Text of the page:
Glencore's Poised for Record Profit Despite Horrible Year

(Bloomberg) -- Glencore Plc may have had a nightmarish year so far, but the world’s top commodity trader is still raking in mountains of money.

The company is facing a U.S. corruption probe, got mired in a dispute with its billionaire former partner in the Democratic Republic of Congo and has been caught in the fallout from new U.S. sanctions on Russia -- among other issues. Yet despite all the bad news, Glencore is expected to report its most profitable six months ever when the company publishes first-half results Wednesday.

Glencore's Poised for Record Profit Despite Horrible Year

While some of the issues have since been resolved, the company’s shares are down 17 percent this year, compared with gains by rivals like BHP Billiton Ltd. and Anglo American Plc. Analysts are more optimistic, meaning that Glencore’s share discount to the average target price is near its widest in half a decade.

“Glencore has always had reputational issues, but even by their standards this has been a particularly horrific six months,” said Ben Davis, an analyst at Liberum Capital Ltd. “Glencore is showing that it’s a riskier beast than its rivals and it trades at a discount because of that.”

Here’s what’s gone wrong for Glencore this year:

December-FebruaryPartner Dan Gertler is sanctioned by the U.S.; Glencore is forced to stop paying royalties to the billionaire.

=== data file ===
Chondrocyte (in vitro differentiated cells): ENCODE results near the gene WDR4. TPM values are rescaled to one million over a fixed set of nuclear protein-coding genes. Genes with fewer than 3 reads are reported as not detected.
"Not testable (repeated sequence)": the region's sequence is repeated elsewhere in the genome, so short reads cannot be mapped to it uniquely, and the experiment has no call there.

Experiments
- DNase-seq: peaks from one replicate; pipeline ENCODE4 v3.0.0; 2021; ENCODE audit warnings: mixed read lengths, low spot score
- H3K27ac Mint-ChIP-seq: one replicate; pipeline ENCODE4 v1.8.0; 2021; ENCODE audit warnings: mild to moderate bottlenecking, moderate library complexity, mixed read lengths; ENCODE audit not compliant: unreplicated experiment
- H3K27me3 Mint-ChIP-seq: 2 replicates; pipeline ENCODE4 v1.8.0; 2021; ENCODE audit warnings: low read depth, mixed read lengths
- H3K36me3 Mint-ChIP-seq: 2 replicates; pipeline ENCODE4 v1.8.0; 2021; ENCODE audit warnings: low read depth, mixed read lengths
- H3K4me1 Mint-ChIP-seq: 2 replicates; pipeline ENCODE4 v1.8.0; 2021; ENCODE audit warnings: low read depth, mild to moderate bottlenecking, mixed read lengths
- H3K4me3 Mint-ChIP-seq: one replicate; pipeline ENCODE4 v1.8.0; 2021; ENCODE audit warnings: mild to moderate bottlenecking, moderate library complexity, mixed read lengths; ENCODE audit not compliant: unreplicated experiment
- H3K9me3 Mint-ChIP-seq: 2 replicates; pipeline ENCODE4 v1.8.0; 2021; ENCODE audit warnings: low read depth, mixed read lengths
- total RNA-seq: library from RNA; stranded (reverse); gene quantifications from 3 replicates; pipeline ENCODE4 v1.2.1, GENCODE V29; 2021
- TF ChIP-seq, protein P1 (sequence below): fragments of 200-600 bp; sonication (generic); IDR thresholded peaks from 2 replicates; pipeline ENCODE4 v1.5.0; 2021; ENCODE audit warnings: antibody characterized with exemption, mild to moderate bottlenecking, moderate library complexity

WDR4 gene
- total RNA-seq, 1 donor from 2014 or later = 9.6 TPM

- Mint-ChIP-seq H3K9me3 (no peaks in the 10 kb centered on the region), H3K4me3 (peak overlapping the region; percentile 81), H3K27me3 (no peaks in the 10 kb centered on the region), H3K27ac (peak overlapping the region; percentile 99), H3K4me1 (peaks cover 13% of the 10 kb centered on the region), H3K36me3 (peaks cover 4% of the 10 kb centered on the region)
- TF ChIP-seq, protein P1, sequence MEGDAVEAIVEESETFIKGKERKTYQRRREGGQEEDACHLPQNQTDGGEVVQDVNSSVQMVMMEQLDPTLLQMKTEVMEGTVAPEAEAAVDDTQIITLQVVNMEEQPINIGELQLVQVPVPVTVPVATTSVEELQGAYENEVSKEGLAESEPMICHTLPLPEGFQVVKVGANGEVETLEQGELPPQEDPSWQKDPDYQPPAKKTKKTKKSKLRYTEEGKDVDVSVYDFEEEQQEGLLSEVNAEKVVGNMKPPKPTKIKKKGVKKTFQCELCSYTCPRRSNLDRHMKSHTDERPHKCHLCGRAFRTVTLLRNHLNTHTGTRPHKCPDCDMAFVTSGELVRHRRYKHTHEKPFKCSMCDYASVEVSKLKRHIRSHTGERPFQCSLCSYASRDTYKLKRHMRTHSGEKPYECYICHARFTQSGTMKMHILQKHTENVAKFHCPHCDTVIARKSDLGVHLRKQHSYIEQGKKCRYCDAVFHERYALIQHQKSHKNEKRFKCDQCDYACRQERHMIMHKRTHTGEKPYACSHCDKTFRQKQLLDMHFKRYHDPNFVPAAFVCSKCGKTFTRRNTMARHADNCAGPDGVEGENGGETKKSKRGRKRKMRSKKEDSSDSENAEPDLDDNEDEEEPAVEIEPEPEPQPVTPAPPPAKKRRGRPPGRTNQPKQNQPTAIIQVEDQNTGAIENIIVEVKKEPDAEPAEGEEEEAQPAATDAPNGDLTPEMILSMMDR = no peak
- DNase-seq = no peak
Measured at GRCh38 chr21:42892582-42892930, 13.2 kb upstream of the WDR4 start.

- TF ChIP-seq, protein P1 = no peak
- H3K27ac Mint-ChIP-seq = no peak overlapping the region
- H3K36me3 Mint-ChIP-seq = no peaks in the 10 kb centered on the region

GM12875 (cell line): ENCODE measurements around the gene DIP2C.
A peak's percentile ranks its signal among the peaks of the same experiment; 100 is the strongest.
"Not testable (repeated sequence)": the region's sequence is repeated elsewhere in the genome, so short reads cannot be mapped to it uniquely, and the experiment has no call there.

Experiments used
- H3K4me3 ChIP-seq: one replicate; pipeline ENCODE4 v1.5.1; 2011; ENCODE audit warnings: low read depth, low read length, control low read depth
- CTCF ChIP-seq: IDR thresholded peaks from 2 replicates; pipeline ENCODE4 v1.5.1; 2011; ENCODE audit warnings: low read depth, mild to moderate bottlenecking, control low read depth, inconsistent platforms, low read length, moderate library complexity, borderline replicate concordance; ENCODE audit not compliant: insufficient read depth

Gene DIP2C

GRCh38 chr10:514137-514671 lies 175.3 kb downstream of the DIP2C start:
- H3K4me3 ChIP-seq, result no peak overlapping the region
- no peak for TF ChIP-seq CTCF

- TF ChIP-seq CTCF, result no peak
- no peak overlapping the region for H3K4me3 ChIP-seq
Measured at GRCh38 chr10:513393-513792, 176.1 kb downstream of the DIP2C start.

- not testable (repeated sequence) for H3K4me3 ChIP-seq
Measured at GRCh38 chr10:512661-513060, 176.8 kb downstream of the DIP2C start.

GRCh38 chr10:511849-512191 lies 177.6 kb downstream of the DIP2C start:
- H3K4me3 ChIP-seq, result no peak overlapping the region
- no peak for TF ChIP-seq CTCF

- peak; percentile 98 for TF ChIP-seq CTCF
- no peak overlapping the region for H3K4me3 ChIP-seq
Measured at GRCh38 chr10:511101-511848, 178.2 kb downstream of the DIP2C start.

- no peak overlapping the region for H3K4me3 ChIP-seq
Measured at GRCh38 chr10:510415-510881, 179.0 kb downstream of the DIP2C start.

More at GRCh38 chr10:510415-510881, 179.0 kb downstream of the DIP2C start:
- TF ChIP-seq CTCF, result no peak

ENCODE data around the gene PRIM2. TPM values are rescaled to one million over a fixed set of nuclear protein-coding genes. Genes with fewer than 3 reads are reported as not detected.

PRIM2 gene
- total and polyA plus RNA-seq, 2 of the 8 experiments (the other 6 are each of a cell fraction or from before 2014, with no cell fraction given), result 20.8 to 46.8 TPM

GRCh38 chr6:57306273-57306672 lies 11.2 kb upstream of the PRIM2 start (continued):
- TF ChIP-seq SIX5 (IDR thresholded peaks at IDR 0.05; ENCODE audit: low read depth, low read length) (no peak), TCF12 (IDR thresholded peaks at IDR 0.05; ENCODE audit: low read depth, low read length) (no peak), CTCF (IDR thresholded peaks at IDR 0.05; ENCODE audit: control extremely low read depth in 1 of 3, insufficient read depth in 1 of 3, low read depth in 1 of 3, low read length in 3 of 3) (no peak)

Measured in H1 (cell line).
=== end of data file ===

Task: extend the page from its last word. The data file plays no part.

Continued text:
March Glencore’s Congo unit says it may face legal action over a capital shortfall.
AprilPartner United Co. Rusal is sanctioned by the U.S.; Glencore cancels a planned share swap and declares force majeure on some aluminum contracts.
AprilA Congo court freezes Glencore assets in the country after it failed to pay Gertler royalties.
MayBloomberg reports that the U.K.’s Serious Fraud Office plans to seek formal approval for a full probe into Glencore’s dealings in Congo.
JuneCongo adopts a new mining code that was fiercely resisted by companies including Glencore.
JulyU.S. authorities say they’re probing the company for possible corruption in Nigeria, Congo and Venezuela from 2007 to the present.

Despite all that, Glencore is expected to report adjusted earnings before interest, taxes, depreciation and amortization of about $8.5 billion in the first half, its biggest ever.

Those earnings are likely to be driven by bumper profits from coal -- Glencore is the world’s biggest shipper -- where prices have surged, along with increased copper and cobalt production. The company has already forecast that profits from its hallowed trading business will be close to an all-time high.

Credit Suisse Group AG says that while the U.S. probe has cast a shadow over the company, it has more growth potential than its closest rivals. “We estimate Glencore is on track to deliver peer-leading volume growth over the next three years,” the bank said.

Glencore's Poised for Record Profit Despite Horrible Year

Glencore is the last of the big miners to report first-half earnings -- BHP Billiton runs on a different financial calendar and will post full-year results later this month -- with Rio Tinto Group and Anglo already reporting big profits. The companies’ use of extra cash has diverged, with Rio saying it would funnel $7 billion back to shareholders, while Anglo approved a $5 billion new copper mine.

Glencore has favored building a war chest for deals in recent years rather than giving money back to shareholders. Yet last month, just days after being hit by the U.S. probe, it announced it was buying back $1 billion of shares. The repurchase amount could be increased this week, Liberum and Macquarie Group Ltd. suggested.

“I expect an increase in the buyback but management might be reticent, especially if they want the firepower to go out and do other things,” said Davis from Liberum.

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